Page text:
As an employer, there comes a point when you’re so out of options that you find it so tempting to settle on mediocre talent. Where do we find the right people? We’ve yet to answer this question years after holding office. This week was a massive reminder not to scrimp on good and promising people, who will, in fact, generate a higher return on investment than otherwise.

Employ for purpose, remember that you’re providing an opportunity for self-fulfillment, so choose wisely those whom you believe deserves a fighting chance in life, and help them build a bright future for themselves. What a great advocacy it is, and what benefit it brings to surround yourself with people you can learn from, with people who complement your skills and fill the gaps.

 

Listen twice as much as you talk (or consider not talking at all)

One of my greatest joys is listening to people talk passionately about something I am not familiar with. They’re able to build colorful pictures in my head about what they do. Meaning suddenly exists in a once-esoteric concept. Another piece of the puzzle has been put in its place. In the midst of my fascination lies a bit of envy over the depth of their knowledge, however. How I wish I could one day become a subject-matter expert, and be the go-to person for discipline x.

Then, it hit me. I put so much pressure on myself by wanting to be ridiculously good at something without any experience to back it up. I pictured myself talking knowledgeably and convincingly about something, like a TED speaker would, knowing my inner motivation was mostly to show off what I know, this early on in life. What have I really done for me to deserve recognition? And shouldn’t the fulfillment of what I’ve done be enough, despite not receiving credit for it?

I realized: I would be in a much better place if I did the reverse. Instead of having to talk about something I already know so well and is second-nature and can be boring if done over and over again, I am more engaged, learned, and fulfilled by inviting others to talk more about themselves. There is always something unique and interesting and worth learning from every person. Rather than expend energy and breath, I inhale wisdom with little effort. It is less stressful to ask than to talk, and it is a hundred times more valuable. I ought to shrug off the occasional crappy feeling of not contributing to the conversation and instead engage my curiosity, with the vigor and humility of a child. I shouldn’t pressure myself to level with accomplished people when I approach them and rather ask for a nugget of wisdom that I can hold on to for the rest of my life.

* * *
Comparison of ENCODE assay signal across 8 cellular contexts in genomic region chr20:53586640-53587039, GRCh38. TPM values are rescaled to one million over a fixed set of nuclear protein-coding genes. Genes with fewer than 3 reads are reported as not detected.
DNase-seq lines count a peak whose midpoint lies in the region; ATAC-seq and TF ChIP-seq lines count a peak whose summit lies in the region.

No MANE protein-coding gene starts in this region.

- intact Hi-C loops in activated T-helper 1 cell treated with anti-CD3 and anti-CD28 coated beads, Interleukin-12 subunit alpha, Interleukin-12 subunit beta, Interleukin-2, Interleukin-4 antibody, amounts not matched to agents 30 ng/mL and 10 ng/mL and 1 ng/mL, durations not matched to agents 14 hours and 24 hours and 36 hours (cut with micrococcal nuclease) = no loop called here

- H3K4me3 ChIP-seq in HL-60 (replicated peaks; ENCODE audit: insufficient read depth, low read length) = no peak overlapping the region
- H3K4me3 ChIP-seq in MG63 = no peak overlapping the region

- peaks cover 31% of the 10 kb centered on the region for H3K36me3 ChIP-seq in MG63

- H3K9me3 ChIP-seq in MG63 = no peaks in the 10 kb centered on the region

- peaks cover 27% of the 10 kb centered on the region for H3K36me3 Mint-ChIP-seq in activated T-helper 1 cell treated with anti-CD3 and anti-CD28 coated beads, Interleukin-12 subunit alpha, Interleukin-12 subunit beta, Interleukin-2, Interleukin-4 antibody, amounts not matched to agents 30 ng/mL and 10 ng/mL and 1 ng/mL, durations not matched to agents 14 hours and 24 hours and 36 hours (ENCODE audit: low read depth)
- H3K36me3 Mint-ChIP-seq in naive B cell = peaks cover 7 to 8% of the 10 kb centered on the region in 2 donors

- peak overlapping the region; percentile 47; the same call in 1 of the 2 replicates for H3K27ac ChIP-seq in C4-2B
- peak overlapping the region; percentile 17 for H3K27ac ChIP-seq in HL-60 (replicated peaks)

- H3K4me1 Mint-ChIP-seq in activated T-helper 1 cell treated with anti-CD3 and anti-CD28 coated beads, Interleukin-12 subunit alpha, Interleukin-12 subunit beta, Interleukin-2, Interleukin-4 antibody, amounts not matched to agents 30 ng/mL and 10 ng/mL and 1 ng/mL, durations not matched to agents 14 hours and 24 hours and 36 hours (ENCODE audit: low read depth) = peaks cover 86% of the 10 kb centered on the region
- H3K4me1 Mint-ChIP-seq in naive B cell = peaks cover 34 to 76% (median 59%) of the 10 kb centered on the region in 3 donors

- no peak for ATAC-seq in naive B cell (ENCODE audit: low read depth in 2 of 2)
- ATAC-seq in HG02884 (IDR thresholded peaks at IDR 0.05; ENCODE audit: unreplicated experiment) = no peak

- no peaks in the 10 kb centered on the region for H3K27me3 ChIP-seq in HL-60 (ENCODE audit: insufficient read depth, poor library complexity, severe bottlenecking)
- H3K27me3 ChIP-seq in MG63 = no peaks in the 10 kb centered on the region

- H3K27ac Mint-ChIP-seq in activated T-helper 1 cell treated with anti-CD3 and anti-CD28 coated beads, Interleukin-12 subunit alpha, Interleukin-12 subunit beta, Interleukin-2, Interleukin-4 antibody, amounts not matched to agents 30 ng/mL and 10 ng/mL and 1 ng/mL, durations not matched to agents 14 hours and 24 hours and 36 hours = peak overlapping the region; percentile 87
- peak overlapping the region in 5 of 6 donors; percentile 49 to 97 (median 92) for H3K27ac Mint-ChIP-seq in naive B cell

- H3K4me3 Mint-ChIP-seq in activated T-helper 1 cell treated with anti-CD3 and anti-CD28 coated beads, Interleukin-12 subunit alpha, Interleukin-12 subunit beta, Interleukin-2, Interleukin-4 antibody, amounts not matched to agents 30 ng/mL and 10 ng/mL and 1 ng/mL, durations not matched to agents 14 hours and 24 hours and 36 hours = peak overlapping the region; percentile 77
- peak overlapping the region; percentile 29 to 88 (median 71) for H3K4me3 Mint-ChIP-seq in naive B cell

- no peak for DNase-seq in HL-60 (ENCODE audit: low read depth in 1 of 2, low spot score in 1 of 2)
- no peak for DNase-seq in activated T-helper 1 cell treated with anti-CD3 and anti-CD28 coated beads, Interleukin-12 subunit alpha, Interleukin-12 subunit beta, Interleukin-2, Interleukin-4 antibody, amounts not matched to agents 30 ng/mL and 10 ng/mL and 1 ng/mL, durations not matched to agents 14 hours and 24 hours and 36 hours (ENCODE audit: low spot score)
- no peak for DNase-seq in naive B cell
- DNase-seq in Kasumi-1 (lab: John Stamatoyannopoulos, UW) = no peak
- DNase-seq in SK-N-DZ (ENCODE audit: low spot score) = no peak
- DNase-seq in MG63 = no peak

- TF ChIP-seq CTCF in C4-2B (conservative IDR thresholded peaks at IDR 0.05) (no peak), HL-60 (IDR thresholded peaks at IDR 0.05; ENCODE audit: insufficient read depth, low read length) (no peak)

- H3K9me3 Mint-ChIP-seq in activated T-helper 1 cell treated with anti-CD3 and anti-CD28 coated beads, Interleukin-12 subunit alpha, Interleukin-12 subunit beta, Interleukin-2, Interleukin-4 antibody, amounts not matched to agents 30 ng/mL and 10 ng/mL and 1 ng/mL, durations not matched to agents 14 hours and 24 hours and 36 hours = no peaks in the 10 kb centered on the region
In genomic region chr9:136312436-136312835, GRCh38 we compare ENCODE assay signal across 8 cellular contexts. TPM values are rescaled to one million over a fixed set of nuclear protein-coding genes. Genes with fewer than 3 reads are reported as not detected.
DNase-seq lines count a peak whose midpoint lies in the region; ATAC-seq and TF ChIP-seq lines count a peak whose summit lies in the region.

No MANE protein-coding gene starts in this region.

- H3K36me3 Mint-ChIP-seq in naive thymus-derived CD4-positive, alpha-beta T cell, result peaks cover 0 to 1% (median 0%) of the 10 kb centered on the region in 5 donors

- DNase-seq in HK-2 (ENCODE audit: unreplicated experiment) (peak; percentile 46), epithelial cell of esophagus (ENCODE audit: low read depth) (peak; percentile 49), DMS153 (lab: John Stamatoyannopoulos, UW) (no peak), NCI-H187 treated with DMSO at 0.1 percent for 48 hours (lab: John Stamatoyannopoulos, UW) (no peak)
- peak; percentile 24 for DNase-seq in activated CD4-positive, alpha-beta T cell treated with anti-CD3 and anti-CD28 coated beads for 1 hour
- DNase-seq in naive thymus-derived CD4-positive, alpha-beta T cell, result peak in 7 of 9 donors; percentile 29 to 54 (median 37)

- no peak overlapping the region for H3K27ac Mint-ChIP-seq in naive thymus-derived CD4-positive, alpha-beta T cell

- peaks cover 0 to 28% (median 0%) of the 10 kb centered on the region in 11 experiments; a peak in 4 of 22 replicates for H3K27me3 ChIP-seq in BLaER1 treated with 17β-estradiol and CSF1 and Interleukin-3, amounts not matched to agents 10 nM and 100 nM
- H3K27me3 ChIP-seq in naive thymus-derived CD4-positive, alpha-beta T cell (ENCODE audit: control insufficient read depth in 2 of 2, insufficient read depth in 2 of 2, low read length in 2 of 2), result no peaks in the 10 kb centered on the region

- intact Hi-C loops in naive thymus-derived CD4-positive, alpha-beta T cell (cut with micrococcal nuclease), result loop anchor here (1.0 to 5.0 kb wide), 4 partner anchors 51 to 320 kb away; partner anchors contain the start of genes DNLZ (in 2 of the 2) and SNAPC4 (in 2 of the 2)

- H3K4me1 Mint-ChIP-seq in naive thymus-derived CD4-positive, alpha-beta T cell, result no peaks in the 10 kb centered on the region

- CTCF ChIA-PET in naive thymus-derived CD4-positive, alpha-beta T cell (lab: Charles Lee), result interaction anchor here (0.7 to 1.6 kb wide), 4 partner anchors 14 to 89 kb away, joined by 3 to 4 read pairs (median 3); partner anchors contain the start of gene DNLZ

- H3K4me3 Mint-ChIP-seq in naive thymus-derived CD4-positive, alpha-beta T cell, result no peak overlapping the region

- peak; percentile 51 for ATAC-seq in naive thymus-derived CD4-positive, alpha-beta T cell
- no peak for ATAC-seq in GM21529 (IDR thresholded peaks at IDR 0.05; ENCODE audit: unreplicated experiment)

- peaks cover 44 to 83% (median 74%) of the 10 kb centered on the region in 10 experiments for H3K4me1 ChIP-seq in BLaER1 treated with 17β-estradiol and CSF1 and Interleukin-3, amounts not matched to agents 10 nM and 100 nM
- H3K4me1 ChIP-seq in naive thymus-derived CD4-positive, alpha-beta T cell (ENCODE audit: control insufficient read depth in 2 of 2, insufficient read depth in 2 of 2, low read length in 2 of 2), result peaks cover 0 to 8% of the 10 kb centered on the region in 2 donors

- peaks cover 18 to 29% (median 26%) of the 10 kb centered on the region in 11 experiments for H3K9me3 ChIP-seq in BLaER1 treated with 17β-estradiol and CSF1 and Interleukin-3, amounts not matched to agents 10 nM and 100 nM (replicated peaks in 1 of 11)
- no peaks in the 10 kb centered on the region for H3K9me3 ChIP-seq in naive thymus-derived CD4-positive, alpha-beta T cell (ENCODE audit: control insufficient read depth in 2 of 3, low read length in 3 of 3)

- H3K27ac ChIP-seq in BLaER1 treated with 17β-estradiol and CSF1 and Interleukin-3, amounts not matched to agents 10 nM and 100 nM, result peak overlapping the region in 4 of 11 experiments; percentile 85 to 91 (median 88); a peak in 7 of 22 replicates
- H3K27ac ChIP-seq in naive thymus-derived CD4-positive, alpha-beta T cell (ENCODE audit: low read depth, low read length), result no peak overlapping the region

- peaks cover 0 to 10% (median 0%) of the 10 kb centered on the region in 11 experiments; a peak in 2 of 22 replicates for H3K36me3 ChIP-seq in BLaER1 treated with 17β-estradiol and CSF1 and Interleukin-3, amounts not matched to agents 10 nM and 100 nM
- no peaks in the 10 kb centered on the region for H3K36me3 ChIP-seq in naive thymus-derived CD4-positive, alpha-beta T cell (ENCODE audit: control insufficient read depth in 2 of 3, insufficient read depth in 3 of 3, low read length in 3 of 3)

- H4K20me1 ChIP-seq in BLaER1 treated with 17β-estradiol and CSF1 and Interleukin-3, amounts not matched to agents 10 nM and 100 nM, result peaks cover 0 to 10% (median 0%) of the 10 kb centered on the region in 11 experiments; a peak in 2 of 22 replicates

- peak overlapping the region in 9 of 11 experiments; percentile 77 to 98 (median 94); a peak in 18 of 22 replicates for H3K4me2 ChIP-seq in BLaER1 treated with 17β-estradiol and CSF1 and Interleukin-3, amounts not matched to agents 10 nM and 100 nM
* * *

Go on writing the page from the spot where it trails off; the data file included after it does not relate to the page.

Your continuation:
A refreshed perspective on leadership

In an episode on Curious Minds podcast, Sam Walker, a former sports editor of The Wall Street Journal, enumerated the make-up of high-performing sports teams. His findings blew my mind. Leadership was the main differentiator: it turns out that charisma, strategy, skill–all facets we were conditioned to think all great leaders have–have no bearing at all. 

The findings were so unexpected, but I’m happy for the slap in the face. I haven’t read the book yet, but from the interview, I realized value of servant leadership–the genuine concern for others to grow, as translated in these behaviors: building a relationship with each one in the team, emotional maturity and control that encourages high morale, setting a prime example of incredible drive which organically inspires others to do the same, and more.

Great leaders deflect the attention, they like to work behind the scenes, they don’t scramble for the limelight. They sacrifice personal glory for the benefit of the team. What a wake-up call. What a model to follow after.

 

 

What thoughts came up as you read this entry? What’s one positive thing you learned this week? Feel free to share! Comment below or send me an email. I’d love to hear from you!